Tales From The Yawning Portal, by the Wizards RPG Team
It’s easy to see why this book exists. There are some books where the purpose of their existence is puzzling and has to be explained, but here, even if the premise of the book is more than a bit shaky and the adventures included as part of a suite don’t all coalesce together, the reason why this book exists is very easy to understand. There are a lot of old and classic D&D quests that needed to be updated for the 5th edition, and there was an easy way of loosely connecting them together for players. And so this book was the result. As far as cash grabs go, this is not a bad tone. The book honors the history of all of the quests that are inside of it, and the quests themselves are timeless classics that have stood the test of time. If the concept that ties them together is somewhat weak, and it is, there are certainly worse things that a party can do than play some dangerous quests that force the party to think of diplomatic ways of solving problems and which emphasize cleverness as much as brute strength in achieving one’s goals.
This book is slightly more than 200 pages long and it is divided into seven chapters (for the seven quests) along with other material. The book begins with a short introduction that uses the Yawning Portal as the bridge between these generally disparate quests. After that the book contains the Sunless Citadel quest (1), with tips on its locations and how to run the adventure. This leads into the Forge of Fury (2), a quest that has some hooks for characters as well as the aftermath of the quest. After that there is the Hidden Shrine of Tamoachan (3), with some advice on how to run the quest. A similar approach is taken to White Plume Mountain (4), along with some advice on how one can escape from the dungeon. After that considerably more information is included about the lengthy and detailed quest Dead In Thay (5), which offers a lot of areas for a very long grind. After that there is a giant-themed mission, Against The Giants, which includes three different enemies (6). The final quest included is the classic Tomb of Horrors with its large amount of traps and small amount of actual enemies (7). The rest of the book consists of supplementary materials like magic items (i), creatures (ii), and maps.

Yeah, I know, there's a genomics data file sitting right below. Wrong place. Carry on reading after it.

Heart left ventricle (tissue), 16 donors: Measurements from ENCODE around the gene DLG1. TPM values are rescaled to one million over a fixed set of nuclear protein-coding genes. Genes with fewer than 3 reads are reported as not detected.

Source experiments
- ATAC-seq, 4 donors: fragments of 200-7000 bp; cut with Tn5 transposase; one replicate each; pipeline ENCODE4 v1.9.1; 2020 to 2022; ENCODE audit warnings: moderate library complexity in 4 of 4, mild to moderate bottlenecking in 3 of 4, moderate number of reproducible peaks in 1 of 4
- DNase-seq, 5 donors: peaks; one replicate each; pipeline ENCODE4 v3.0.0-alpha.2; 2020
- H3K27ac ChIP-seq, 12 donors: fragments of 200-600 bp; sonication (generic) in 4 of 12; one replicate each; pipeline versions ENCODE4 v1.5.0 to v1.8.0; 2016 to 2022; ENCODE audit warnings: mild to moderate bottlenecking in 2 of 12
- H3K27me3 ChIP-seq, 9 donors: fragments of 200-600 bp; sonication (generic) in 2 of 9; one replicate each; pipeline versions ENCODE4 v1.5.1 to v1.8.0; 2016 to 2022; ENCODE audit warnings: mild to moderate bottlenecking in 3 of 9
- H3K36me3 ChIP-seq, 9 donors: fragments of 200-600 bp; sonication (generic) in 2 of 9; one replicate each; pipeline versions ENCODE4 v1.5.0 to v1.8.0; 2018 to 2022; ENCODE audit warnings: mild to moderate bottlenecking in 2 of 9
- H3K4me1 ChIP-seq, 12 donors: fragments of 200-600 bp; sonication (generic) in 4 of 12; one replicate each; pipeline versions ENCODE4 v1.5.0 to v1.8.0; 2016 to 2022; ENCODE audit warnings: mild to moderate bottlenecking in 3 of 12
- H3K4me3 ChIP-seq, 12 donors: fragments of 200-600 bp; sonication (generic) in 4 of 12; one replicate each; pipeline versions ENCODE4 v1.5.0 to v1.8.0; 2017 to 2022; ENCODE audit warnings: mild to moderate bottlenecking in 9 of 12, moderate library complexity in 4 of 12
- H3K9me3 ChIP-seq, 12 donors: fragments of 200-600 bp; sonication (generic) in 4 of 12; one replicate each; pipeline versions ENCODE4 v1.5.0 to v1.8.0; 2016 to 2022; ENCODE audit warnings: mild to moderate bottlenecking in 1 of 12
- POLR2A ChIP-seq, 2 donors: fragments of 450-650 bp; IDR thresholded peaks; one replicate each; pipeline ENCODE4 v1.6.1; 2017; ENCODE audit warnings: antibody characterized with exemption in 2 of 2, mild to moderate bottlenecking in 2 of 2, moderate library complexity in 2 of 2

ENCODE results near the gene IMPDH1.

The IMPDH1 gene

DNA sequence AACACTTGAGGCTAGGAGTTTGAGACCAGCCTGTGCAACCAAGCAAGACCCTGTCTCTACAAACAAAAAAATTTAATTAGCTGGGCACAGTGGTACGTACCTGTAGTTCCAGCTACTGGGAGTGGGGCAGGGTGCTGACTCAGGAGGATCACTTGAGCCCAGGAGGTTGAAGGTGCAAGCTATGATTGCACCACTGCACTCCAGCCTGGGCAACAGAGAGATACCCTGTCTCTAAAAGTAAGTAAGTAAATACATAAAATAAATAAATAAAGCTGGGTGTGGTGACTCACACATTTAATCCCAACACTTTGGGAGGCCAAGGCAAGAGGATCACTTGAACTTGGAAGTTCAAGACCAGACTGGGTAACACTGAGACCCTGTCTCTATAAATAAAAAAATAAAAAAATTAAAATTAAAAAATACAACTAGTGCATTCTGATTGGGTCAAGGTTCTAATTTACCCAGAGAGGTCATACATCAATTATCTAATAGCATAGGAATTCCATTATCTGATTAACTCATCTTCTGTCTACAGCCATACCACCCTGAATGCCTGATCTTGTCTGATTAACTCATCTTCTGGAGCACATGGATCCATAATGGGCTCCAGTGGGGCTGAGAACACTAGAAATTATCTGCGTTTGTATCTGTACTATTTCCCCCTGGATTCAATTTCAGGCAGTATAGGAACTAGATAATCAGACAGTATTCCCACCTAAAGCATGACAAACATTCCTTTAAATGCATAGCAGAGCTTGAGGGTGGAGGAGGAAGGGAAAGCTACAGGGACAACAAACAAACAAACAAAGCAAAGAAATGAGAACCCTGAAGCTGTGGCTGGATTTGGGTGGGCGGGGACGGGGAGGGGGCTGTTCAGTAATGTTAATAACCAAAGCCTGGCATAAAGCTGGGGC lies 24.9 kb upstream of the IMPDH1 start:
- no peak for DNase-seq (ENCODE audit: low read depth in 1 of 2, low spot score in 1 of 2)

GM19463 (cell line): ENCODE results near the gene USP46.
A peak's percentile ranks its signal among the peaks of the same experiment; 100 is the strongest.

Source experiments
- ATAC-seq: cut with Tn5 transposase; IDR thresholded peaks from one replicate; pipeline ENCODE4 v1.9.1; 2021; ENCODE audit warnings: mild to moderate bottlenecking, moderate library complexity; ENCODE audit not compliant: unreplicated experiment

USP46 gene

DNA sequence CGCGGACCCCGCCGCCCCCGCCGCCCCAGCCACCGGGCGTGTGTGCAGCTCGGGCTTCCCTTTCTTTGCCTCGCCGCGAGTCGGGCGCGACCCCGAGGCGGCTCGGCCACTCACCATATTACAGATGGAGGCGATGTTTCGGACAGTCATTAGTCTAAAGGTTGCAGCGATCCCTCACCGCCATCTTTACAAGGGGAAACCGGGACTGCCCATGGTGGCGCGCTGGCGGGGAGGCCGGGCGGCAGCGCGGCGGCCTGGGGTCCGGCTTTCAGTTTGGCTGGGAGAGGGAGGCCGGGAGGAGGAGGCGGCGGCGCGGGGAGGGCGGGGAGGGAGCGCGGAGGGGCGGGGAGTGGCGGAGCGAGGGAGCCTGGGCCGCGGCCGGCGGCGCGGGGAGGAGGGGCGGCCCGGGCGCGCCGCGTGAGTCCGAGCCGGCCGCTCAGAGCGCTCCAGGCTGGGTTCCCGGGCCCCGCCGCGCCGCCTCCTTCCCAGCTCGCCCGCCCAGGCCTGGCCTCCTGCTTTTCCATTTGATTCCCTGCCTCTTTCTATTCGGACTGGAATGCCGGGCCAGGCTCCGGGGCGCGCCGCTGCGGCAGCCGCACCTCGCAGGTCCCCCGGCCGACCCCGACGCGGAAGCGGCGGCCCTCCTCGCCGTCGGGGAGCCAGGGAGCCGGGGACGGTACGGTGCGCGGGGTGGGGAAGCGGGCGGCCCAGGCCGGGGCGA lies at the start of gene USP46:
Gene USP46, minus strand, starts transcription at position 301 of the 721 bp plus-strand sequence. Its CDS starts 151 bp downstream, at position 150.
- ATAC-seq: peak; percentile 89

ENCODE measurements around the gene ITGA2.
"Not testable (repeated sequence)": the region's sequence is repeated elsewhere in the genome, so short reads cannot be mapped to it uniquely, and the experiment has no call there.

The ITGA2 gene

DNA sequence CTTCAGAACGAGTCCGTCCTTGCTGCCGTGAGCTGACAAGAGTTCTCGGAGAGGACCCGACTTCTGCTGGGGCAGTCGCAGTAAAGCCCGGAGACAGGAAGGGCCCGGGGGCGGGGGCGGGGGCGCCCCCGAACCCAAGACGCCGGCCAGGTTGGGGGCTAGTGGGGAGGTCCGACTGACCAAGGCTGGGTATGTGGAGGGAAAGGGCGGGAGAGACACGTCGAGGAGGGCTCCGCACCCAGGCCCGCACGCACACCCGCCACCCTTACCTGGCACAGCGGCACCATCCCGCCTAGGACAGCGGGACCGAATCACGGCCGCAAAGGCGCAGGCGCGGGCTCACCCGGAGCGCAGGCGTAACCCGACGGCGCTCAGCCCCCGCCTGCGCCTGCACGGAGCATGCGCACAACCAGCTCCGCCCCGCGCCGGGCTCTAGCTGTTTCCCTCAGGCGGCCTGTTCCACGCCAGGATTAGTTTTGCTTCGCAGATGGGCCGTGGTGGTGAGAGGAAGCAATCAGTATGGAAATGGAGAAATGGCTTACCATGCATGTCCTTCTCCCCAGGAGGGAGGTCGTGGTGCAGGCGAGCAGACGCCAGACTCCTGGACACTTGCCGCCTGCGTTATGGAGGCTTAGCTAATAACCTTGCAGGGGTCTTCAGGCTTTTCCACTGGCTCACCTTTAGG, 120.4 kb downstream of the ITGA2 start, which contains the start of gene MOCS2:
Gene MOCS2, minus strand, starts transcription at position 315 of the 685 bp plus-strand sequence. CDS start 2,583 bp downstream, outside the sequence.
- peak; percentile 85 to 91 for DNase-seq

In looking at these particular quests, even if I don’t think that the quests as a whole are all that impressive, nor the unifying idea of the Yawning Portal bar itself as the place where the stories are connected, there are definitely some quests here that I think would be fun as one-off quests for a party that could use a particular type of challenge. When reading a book like this, that is all that is needed for a quest to be interesting. Given the fact that this book has genuine historical appeal in tying together quests that have gone back a long way, this book is also easy to appreciate on those grounds. This book would have been far easier to dislike had the book sought to present these particular quests as being new when they were not, but honestly honoring the past while trying to re-work it into present game mechanics is something that I can understand and appreciate and even respect. And if you have a love of old quests, even in a somewhat ramshackle format, it is likely that you will find a lot to appreciate here. The only people who won’t are those who have no interest in classic quests or who just like to do hack and slash quests.